Senator RICE: I want to ask about some rail projects and business case related things—Melbourne Airport rail first up. The government committed $30 million for the development of a business case for Melbourne Airport rail in the budget. I want an update as to what has happened with that project since then.
Ms Hall: To date, the Australian and Victorian governments have been in negotiations with regard to the scope of that project. We're anticipating that, probably over the next month or so, there will be more information coming out to the public.
Senator RICE: In terms of the scope and the detail, do you expect to have that completed in that month—in a month's time?
Ms Hall: We're establishing a joint committee, as we do with a lot of our major projects, which will have Dr Kennedy sitting on the committee, with the head of the Victorian department. From that, they will oversee any works going forward. We're just trying to negotiate all of the terms of reference and everything in regard to that at the moment. Then, from there, they will actually outline what the program of works is over the next 12 months.
Senator RICE: So you expect to have the terms of reference announced in a month's time, basically, and then we'll move forward from there?
Ms Hall: I would say that we would probably have something before the end of the year.
Senator RICE: What is your expectation, then, as to what the timing of the business case being developed is likely to be?
Ms Hall: We'd have a preliminary business case, we're hoping, within the next 12 months.
Senator RICE: While that business case is being developed, have there been any other discussions about contributions or financing of projects that are going to come out of the project once we get to the completion of the business case?
Ms Hall: Not at this stage, no.
Senator RICE: So they're going to be done sequentially, so we'll have a business case in 12 months time, hopefully.
Ms Hall: That's what we're intending.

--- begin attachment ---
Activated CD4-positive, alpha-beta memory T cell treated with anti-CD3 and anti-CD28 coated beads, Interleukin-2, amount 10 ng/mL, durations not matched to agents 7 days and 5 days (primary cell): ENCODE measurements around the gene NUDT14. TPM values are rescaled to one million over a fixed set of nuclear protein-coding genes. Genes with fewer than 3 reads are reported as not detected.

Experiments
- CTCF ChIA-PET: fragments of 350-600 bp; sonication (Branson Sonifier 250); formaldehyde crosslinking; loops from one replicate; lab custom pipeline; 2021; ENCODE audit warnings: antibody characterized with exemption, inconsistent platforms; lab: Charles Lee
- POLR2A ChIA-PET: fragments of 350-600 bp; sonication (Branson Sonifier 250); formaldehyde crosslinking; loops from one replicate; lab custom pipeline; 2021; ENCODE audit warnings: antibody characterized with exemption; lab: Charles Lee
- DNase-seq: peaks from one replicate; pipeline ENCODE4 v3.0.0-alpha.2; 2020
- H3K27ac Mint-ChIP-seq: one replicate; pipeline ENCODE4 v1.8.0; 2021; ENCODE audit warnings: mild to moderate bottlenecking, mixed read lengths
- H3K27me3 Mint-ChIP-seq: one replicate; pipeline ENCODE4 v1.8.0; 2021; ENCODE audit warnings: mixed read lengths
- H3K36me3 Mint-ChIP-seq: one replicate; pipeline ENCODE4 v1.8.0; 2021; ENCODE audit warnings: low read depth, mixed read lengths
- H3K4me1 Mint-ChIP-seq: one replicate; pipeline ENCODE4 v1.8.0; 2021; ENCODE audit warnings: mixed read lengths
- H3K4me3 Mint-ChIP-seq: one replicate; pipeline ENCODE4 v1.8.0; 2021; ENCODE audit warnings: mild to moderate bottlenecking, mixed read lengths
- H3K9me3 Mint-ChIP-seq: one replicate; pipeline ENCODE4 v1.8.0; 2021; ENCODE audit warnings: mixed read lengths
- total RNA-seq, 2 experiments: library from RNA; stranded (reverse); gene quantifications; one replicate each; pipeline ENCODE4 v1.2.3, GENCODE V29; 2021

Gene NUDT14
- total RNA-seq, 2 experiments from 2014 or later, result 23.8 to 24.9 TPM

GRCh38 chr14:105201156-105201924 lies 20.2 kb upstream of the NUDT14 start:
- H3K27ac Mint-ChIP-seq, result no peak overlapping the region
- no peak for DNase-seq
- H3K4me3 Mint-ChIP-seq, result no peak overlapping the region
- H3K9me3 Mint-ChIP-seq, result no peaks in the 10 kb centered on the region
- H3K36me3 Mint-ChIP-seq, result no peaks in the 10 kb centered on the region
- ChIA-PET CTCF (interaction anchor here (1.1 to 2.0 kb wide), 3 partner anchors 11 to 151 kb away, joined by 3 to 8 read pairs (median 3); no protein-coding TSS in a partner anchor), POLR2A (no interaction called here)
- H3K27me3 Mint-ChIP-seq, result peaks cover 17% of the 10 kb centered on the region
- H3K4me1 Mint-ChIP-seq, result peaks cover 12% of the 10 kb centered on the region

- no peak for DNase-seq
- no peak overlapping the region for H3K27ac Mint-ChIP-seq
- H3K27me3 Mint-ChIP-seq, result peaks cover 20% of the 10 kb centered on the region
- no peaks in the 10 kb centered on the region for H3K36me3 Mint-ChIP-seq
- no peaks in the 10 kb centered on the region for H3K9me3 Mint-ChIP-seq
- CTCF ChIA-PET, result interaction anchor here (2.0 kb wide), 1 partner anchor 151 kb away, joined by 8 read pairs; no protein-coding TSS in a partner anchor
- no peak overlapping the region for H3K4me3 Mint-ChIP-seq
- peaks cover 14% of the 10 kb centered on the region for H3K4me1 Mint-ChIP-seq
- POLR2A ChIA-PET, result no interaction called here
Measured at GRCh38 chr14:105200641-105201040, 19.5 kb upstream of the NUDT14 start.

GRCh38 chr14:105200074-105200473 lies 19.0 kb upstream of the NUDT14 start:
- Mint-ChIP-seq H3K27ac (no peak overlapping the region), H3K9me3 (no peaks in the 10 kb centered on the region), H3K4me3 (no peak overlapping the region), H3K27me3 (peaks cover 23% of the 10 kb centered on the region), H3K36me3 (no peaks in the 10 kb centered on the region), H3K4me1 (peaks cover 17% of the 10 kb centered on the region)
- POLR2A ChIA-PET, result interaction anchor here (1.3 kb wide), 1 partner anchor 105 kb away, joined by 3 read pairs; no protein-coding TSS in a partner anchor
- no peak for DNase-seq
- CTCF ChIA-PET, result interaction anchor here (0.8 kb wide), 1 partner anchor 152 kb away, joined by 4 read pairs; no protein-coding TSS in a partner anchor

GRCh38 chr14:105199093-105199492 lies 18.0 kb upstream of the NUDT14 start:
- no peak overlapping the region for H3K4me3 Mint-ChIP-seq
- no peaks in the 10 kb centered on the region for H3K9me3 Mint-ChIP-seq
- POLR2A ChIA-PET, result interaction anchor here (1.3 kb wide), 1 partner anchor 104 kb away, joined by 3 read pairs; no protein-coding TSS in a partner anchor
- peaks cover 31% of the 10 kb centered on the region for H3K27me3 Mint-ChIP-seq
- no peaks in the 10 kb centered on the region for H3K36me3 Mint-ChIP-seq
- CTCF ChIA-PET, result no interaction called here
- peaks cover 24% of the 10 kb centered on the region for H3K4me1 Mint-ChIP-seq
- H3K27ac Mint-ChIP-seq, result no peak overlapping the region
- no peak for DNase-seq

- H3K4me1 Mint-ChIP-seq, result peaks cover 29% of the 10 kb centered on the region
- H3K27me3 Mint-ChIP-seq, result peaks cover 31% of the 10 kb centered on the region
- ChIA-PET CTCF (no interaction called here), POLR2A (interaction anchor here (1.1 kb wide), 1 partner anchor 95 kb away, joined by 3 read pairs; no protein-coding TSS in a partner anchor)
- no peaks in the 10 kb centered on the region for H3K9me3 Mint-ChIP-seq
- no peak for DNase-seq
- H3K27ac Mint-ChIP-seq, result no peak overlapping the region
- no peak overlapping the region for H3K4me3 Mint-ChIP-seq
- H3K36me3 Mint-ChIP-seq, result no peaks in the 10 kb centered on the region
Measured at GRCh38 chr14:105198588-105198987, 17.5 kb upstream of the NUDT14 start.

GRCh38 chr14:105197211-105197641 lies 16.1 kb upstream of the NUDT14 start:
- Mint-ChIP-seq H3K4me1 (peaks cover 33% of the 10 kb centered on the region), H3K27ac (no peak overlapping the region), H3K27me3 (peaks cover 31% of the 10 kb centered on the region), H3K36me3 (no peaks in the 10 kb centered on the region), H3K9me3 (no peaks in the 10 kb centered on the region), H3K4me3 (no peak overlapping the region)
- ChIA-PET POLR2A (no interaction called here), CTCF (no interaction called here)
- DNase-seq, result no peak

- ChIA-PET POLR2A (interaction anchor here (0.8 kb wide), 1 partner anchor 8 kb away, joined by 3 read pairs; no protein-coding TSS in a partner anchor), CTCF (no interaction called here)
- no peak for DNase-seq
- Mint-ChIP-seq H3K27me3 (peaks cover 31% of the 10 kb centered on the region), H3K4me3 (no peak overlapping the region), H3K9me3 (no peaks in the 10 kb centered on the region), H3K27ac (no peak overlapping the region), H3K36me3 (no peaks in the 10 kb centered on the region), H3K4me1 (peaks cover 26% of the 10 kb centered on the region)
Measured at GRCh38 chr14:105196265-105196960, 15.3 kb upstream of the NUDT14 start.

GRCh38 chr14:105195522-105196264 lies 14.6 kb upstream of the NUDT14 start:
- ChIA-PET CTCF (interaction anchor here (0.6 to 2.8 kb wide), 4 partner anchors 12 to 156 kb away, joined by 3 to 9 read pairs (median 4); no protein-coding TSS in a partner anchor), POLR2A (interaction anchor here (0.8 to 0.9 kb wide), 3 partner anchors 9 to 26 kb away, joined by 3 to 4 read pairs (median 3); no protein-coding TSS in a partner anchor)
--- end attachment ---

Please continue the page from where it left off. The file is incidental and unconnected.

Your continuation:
Senator RICE: And then the discussions will begin?
Ms Hall: That's what we're intending.
Senator RICE: So nothing preliminary? Okay.
Moving on to the faster rail connections project, is that a different project to the national rail project that we were discussing before?
Ms Hall: Yes. The National Rail Program is the $10 billion funding allocation. The Faster rail prospectus is the opportunity to look at connections between regional and capital cities to see if we can actually get faster connections between where people live and where the employment bases are.
Senator RICE: There's $20 million of funding for business cases there as well?
Ms Hall: That's correct.
Senator RICE: What's the process in terms of selection of which projects will be funded to help develop business cases?
Ms Hall: The government released a Faster rail prospectus in September. That sets out the process, and we're happy to provide you with a copy of that. Basically, we're going through a three-stage process at the moment, and the criteria are all outlined in that prospectus. The first stage closed on 13 October, and we're hoping to have everything finalised—
Senator RICE: What was the first stage?
Ms Hall: The first stage basically outlined the corridors that people were to be interested in, and provided information on the—
Senator RICE: So you're—?